If you have young children or teenagers in your life, hold a discussion with them to find out their opinion on, or knowledge of the culture or history of the highlighted group for that month. Don’t forget to share helpful resources with them. Encourage them to hold discussions with seniors in the community. This can be arranged with Senior Centers, Churches, Synagogues, Mosques etc.
Go on a themed exploratory trip to the library, utilize google, see what Wikipedia has to say and visit museums, art galleries and other places that can assist you with a horizon-broadening experience. Write a poem on your impression, do a painting or come up with your own creative form of self-expression that would suggest growth.
Remember that you can neither be held responsible for the atrocities your ancestors might have perpetrated on others nor be pigeonholed as the ultimate helpless victim of circumstance, if you don’t conduct yourself in ways that bring to life the negativity of past experiences or support the perpetuation of the selfless victim syndrome. We cannot wish away the mistakes of the past, but we can surely work toward improving the present climate that we have inherited by acknowledging the resulting pain, hurt and confusion; and formulating a language that will generate camaraderie and healing instead of stone-throwing, name-calling and worse!
When in doubt, show LOVE, connect with EMPATHY and unleash KINDNESS. These three tools are versatile enough and come in color schemes that do not ever lose their luster without much effort on the part of mankind.
Cast aside the built-in suspicion which invariably leads to defense mechanisms that keep your radar up in the company of people you are meeting for the first time. Be open to interacting with people from whom you may potentially learn something new.
Be genuine in your interactions with others. People tend to switch off when they realize that they are dealing with the disingenuous.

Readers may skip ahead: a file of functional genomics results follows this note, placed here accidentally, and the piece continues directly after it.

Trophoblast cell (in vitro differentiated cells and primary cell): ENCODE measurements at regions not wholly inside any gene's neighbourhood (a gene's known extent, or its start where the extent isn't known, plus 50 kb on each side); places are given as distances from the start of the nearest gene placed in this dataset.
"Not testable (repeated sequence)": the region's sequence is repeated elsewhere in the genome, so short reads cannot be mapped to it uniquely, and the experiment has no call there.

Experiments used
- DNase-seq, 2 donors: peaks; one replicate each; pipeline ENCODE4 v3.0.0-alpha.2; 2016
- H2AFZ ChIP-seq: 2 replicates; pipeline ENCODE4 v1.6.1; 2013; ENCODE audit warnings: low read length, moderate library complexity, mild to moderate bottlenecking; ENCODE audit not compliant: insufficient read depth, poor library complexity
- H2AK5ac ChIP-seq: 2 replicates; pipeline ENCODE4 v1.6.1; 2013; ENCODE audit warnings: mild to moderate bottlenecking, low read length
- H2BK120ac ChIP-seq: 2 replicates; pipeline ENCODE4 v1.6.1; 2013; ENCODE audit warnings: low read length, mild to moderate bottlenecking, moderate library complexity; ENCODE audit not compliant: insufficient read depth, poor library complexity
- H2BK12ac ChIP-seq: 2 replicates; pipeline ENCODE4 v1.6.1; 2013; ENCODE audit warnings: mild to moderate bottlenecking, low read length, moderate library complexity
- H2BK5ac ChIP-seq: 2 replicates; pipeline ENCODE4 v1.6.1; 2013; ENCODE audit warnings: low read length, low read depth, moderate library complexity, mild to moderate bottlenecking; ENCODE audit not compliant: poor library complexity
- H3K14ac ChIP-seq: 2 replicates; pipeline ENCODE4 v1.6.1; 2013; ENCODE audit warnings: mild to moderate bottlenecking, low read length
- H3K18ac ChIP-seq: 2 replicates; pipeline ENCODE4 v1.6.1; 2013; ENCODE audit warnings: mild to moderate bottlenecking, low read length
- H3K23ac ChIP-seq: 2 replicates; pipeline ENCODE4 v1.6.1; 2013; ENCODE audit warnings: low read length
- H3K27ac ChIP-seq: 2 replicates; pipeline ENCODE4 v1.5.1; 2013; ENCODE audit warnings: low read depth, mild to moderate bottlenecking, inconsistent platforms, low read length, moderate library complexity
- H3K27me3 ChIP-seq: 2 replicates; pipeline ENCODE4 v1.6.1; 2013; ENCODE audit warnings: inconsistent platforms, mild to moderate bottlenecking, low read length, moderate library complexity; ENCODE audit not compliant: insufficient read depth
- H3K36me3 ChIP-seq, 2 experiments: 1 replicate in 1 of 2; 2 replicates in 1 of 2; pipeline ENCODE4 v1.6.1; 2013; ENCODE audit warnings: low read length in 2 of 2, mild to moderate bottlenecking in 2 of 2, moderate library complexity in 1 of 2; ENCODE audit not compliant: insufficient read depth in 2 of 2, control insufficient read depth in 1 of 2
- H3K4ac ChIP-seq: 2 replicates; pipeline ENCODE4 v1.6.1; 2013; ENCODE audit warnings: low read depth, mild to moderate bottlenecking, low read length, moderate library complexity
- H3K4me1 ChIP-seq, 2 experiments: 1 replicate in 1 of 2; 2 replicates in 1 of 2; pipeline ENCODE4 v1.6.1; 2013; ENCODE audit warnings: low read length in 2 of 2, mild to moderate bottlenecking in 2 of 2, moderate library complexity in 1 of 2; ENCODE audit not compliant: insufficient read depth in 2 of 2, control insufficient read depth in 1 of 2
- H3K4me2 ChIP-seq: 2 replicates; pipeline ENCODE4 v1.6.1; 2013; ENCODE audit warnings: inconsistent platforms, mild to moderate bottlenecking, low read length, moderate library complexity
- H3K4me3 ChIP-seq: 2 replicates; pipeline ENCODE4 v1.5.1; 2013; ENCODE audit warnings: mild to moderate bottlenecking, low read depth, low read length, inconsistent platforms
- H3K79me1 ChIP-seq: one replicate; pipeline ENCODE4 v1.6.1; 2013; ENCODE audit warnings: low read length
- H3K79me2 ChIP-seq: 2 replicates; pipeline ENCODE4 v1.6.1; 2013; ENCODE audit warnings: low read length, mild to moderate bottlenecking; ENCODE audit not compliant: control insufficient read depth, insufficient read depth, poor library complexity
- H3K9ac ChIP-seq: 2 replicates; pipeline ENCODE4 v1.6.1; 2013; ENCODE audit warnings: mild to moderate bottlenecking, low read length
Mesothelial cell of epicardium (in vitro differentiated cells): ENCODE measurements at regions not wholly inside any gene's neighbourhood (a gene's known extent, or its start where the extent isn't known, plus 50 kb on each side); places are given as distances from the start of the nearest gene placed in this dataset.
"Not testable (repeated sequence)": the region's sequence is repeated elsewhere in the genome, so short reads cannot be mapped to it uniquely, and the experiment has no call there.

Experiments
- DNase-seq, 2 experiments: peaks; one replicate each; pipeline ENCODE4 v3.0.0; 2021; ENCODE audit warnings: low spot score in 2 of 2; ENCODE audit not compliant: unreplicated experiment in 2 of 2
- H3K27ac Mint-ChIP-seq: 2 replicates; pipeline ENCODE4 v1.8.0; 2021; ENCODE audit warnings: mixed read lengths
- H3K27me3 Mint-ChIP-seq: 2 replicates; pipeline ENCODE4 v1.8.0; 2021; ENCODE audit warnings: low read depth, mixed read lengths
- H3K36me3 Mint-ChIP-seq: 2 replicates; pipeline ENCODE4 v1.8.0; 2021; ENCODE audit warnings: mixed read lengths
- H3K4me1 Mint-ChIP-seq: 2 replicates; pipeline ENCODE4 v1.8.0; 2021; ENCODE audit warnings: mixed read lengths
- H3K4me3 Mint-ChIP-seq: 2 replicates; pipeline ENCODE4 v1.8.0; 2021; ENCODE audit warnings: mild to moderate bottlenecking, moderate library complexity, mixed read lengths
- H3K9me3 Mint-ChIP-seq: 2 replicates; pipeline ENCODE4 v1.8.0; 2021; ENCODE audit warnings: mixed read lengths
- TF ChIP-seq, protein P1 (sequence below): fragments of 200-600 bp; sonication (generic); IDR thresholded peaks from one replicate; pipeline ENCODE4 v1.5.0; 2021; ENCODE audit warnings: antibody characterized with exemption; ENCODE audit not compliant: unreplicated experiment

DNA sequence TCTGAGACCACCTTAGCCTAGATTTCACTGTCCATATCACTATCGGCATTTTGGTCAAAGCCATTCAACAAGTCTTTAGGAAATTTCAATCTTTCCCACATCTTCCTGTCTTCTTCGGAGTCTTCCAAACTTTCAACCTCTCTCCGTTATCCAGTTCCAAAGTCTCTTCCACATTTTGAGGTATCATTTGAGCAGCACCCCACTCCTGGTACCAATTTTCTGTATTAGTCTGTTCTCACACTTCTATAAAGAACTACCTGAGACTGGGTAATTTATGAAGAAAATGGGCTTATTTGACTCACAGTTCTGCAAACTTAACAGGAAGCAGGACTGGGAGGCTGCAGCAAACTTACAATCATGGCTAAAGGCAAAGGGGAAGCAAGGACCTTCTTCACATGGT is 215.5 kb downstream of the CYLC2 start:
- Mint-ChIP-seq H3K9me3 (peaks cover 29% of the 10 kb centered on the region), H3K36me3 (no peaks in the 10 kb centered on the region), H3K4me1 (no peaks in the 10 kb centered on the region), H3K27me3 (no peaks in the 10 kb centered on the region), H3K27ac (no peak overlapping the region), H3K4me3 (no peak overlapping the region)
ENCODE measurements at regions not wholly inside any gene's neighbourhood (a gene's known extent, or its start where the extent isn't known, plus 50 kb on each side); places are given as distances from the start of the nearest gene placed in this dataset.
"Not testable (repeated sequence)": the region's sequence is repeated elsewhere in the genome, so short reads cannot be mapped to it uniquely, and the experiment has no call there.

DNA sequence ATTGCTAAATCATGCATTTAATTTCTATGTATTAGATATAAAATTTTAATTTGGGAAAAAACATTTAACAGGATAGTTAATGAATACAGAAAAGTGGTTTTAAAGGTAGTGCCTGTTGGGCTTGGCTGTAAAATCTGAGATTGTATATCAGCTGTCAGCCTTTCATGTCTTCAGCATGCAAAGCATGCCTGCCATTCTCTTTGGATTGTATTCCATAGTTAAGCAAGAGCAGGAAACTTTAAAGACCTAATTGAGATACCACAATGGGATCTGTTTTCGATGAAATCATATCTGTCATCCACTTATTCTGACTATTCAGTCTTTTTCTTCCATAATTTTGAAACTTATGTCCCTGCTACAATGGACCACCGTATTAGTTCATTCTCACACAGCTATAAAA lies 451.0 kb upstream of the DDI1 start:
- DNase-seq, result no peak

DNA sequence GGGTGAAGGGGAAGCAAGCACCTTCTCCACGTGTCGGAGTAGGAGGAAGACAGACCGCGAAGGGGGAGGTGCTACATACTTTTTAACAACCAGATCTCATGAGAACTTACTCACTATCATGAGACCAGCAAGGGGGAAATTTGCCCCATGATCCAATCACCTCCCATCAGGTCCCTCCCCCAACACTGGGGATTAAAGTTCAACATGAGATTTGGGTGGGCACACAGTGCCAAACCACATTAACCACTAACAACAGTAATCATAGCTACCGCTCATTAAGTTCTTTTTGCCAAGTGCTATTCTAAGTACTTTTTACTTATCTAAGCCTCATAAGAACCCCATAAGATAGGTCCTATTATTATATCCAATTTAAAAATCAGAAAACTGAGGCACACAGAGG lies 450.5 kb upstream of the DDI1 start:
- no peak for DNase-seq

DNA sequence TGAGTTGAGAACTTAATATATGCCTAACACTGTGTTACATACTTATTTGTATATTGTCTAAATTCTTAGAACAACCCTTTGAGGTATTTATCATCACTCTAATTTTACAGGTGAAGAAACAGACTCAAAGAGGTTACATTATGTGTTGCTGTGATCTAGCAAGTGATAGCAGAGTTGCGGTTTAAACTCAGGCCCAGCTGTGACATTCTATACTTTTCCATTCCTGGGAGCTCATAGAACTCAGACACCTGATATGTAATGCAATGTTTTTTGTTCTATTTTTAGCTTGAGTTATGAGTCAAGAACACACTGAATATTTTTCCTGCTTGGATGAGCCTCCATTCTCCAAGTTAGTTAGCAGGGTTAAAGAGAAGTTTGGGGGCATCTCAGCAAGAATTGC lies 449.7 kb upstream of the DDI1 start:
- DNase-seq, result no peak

West African Surface Design Workshop conducted in observance of Black History Month. Wear Your Art: AnAfrican-Inspired textile designing workshop.
Since I haven’t quite decided on a suitable term to adequately capture how I feel, I will settle for one that conveys the most predominant feeling right now. It is with humility that I embrace this time of my life, to reconnect with the world, and make a deliberate and significant stride toward normalcy since the recent passing of my father. As one who prides herself on being a perpetual student of life’s lessons, I must acknowledge a major loss such as this, as one which I have also viewed within the context of the psyche of Family Adult Caregivers around the world. I share your loss and feel your pain, even as I ‘hear’ my Papa urging me to keep the ball rolling, and to never lose sight of my goal! The drive to keep going should never leave us! I, not unlike a host of other adult children of the recently departed, have a lot to be thankful for when I take stock of the rich legacy my father left behind, not just for me, but for many others around the world. I feel ever so blessed!
Getting Back On Track
With the support of my Board, Program Director, Volunteers and Well-Wishers; I am looking forward to the upcoming Your Time For Community Networking Soiree – an opportunity for Long Island’s high school students, as well as current college-bound high school graduates, to experience an intergenerational professional and social relationship with a diverse pool of male and female community role models representing the arts, business & and professional world, academia, human services and local politics.
All Participants can look forward to interacting with an impressive line-up of motivational presenters and Resource Persons which includes current college students, professors, medical doctors, community activists and faith based leaders, mental health practitioners, and public officials – all of whom care about the well-being and academic success of our youth.
Other highlights include: lunch, entertainment, high tea, beauty and heath activities, giveaways and more!
If you have a burning desire to touch the lives of our youth in a special way, and would like to be a part of this initiative, kindly contact us.
Please note that our Creative Arts Contest is currently underway with more opportunities for five students to win scholarships ranging from $500.00 – $1000.00.